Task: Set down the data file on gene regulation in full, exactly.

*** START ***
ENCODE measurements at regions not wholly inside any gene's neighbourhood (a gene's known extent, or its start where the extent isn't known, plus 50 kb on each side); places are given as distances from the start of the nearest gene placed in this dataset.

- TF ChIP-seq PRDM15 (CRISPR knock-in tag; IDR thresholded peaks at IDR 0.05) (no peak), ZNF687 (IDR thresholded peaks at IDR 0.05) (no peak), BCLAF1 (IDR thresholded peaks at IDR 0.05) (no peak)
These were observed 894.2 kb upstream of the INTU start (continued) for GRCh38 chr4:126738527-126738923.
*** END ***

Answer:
ENCODE measurements at regions not wholly inside any gene's neighbourhood (a gene's known extent, or its start where the extent isn't known, plus 50 kb on each side); places are given as distances from the start of the nearest gene placed in this dataset.

- TF ChIP-seq PRDM15 (CRISPR knock-in tag; IDR thresholded peaks at IDR 0.05) (no peak), ZNF687 (IDR thresholded peaks at IDR 0.05) (no peak), BCLAF1 (IDR thresholded peaks at IDR 0.05) (no peak)
These were observed 894.2 kb upstream of the INTU start (continued) for GRCh38 chr4:126738527-126738923.